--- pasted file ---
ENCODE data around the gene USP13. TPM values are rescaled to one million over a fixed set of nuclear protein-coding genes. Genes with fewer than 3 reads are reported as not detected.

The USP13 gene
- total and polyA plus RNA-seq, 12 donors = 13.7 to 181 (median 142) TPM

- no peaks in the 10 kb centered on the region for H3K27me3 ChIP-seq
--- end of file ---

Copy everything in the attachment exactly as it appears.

ENCODE data around the gene USP13. TPM values are rescaled to one million over a fixed set of nuclear protein-coding genes. Genes with fewer than 3 reads are reported as not detected.

The USP13 gene
- total and polyA plus RNA-seq, 12 donors = 13.7 to 181 (median 142) TPM

- no peaks in the 10 kb centered on the region for H3K27me3 ChIP-seq